In 2006, Alaska voters approved Ballot Measure 1, mandating the 90-day session for the Alaska Legislature. The first 90-day session was held in 2008. But in the 13 years since then the law passed, the Legislature has rarely met the conditions of statute enacted by popular vote.
Why? The Alaska Constitution says 121 days, and the Constitution trumps the statute. And although the 90-day session law was created by voters, there’s no way for voters to enforce it.
In 2011, there was a brief effort to end the 90-day rule. But now, it’s more of a speed bump on the way to a 121-day session.
House Joint Resolution 2, offered by Democrat Matt Claman this year, would put a limit into the state constitution, limiting the session to 90 days. On Feb. 20, that bill was referred to State Affairs Committee, then Judiciary, and then Finance. It’s still stuck in State Affairs.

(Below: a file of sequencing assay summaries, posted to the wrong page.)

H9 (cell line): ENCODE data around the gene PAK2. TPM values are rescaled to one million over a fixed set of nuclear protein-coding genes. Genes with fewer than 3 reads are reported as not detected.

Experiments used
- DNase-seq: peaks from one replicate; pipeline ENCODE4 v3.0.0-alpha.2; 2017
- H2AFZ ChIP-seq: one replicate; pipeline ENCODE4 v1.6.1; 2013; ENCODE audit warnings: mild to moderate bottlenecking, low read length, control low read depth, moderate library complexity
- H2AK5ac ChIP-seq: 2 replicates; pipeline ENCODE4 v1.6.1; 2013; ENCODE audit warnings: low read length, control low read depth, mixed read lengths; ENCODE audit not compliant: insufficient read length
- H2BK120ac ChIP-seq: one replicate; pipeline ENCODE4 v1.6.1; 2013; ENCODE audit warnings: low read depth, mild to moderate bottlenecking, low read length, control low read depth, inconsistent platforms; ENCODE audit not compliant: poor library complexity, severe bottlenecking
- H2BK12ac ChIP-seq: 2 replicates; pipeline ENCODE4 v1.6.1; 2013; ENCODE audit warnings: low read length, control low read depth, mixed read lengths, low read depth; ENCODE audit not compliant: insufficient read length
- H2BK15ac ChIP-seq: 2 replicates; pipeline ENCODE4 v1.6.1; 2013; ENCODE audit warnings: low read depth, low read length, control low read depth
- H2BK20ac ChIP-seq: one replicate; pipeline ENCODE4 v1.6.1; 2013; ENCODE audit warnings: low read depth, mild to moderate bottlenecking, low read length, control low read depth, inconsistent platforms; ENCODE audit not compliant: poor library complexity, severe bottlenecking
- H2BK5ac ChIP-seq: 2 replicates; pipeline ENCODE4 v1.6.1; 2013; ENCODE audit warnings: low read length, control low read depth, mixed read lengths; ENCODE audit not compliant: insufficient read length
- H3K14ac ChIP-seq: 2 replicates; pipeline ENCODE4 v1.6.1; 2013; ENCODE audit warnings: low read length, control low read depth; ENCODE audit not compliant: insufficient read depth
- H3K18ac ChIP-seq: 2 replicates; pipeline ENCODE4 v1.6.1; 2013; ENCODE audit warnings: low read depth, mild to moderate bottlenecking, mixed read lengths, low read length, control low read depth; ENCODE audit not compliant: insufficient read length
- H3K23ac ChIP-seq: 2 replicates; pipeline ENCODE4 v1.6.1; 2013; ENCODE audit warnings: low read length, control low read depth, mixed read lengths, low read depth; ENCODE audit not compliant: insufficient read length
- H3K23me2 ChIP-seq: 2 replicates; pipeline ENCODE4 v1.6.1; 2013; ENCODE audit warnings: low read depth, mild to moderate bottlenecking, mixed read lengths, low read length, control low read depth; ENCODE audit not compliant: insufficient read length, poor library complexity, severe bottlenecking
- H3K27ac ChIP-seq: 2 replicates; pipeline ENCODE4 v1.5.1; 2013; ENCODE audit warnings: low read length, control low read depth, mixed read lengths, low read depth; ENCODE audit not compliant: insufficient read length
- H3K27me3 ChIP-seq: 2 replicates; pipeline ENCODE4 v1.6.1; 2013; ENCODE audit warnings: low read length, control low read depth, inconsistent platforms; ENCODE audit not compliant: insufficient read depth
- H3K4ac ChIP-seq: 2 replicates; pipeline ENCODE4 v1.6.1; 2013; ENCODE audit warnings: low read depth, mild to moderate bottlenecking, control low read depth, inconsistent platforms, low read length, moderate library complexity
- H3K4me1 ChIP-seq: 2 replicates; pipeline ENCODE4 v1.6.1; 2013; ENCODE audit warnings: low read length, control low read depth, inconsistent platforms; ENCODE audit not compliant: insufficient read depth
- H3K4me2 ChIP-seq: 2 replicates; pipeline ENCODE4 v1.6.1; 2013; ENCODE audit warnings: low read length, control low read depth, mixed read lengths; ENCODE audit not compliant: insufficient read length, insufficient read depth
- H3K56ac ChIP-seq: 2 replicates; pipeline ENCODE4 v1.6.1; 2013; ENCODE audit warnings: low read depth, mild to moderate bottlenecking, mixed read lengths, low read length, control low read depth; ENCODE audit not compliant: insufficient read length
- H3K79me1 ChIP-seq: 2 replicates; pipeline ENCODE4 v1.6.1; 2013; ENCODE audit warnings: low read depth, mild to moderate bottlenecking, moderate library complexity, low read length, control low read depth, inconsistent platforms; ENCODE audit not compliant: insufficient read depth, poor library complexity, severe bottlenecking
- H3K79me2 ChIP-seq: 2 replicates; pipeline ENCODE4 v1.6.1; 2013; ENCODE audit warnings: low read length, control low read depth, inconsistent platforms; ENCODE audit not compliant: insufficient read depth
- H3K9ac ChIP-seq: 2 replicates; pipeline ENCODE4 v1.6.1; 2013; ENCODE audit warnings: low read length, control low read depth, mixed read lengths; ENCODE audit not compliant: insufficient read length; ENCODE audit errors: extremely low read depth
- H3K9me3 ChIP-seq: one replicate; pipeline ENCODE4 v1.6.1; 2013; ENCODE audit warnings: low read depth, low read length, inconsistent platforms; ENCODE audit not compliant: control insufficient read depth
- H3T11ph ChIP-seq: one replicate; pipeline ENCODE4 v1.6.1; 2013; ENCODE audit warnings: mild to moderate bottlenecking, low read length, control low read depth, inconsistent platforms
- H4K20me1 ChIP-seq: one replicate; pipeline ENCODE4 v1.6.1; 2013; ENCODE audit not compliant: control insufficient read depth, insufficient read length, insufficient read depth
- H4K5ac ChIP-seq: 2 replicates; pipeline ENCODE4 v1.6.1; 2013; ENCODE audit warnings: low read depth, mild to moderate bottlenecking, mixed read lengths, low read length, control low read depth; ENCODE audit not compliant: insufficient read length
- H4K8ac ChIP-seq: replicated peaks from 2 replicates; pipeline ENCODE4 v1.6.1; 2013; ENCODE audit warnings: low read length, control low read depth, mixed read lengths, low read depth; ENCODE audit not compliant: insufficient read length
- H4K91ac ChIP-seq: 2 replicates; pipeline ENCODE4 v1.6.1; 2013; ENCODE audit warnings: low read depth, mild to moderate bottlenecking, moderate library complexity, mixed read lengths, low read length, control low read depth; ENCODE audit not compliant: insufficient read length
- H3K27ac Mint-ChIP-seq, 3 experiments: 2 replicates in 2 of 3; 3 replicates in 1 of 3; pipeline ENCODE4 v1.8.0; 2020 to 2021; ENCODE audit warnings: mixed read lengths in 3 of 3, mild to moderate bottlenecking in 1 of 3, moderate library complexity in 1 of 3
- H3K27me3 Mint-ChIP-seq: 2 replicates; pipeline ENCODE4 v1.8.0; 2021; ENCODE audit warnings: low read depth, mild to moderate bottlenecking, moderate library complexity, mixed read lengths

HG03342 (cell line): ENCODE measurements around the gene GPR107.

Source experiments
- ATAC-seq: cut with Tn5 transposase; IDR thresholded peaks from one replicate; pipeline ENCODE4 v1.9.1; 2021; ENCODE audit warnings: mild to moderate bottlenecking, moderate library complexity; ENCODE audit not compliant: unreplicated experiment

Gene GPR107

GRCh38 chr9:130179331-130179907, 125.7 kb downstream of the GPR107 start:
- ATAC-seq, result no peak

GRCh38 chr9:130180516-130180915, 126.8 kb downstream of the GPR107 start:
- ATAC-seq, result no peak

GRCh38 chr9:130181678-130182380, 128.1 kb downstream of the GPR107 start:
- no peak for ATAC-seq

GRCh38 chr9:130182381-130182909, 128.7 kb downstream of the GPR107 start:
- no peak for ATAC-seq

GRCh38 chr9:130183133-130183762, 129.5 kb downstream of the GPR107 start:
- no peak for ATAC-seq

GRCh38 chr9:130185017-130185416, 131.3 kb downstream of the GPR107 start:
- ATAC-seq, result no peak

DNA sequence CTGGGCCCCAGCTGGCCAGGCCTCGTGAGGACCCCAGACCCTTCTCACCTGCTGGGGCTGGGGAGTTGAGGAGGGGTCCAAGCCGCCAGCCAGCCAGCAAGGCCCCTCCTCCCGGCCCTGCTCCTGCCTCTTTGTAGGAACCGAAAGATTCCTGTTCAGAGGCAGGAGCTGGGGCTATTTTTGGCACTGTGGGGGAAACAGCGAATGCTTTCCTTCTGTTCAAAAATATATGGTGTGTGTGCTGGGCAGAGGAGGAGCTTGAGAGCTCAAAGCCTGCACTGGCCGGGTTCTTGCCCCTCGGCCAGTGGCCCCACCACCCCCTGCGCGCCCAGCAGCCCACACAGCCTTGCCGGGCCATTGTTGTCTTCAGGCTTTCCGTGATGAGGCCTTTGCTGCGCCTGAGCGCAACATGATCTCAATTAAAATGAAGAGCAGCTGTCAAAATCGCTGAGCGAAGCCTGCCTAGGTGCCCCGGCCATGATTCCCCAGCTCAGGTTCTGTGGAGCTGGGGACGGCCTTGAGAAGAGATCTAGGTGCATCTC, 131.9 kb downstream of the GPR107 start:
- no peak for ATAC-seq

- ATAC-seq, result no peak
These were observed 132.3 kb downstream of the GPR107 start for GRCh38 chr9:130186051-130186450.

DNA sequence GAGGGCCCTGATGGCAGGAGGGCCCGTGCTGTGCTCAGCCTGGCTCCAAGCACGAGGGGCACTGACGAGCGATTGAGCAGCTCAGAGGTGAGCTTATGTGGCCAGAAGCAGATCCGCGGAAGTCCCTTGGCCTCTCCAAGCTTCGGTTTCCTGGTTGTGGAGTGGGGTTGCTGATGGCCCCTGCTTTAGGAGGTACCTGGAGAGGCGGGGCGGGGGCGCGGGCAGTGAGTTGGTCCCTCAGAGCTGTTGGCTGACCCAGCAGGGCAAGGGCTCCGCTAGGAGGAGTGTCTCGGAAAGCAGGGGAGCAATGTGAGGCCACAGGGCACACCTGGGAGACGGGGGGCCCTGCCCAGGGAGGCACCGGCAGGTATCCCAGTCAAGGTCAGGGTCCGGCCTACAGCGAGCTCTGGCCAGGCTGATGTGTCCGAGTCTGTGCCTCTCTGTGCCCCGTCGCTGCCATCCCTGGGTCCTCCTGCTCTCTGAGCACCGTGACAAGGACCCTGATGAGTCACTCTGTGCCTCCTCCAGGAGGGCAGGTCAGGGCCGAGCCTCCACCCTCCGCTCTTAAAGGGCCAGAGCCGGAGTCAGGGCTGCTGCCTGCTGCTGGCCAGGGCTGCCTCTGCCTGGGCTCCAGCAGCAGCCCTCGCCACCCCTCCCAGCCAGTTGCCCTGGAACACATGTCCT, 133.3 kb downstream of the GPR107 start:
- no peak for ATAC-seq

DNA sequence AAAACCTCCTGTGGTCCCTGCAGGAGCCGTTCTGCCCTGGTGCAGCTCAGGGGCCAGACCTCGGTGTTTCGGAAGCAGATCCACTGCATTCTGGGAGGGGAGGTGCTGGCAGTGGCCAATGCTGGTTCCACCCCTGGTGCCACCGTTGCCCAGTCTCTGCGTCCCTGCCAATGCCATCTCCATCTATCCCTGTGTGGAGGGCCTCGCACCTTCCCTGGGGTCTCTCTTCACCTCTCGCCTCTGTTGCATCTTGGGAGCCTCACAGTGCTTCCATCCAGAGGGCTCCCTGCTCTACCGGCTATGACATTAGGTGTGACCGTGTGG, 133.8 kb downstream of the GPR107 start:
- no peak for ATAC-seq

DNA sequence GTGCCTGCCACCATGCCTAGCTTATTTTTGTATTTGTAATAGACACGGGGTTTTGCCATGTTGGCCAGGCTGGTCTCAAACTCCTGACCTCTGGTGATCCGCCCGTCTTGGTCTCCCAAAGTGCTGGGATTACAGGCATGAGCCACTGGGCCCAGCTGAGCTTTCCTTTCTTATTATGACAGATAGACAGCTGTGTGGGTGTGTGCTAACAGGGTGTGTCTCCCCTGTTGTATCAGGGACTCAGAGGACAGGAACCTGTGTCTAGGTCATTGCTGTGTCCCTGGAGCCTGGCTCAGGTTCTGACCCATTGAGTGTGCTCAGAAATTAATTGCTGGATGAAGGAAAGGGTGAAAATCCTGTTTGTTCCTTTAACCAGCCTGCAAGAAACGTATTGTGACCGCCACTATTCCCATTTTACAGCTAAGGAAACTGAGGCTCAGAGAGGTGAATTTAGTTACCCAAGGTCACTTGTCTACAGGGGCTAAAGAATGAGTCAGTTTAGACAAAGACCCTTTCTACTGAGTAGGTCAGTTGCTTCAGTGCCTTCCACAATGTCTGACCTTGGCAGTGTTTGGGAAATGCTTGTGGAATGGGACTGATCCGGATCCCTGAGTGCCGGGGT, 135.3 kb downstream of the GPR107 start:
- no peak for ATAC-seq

Meanwhile, the talk around the Capitol this morning is whether the Legislature will vote to extend the 121 days they’ve been in Juneau. With vote of 2/3 of each house, they may do so in order to finish up their work.
But getting the Republican Minority to go along with that is going to be the challenge. The Democrat-led Majority will likely vote as a block to extend session so that the Democrats can water down the criminal justice reforms in conference committee.
The Majority has 25 votes to extend, with Rep. Gabrielle LeDoux likely voting with the Majority, even though she is technically not in it. The 15 Republicans that make up the Republican caucus will likely vote as a block not to extend. They’ve been betrayed by fellow Republicans who joined the Democrats, and they’ve been bullied by House Speaker Bryce Edgmon, so they are in no mood to do the Majority any favors, especially when it comes to weakening the rollback of SB 91 (a former criminal justice reform package).
That would leave the “sine die” adjournment at midnight Wednesday, with a slim to none chance that both bodies would find enough votes to extend.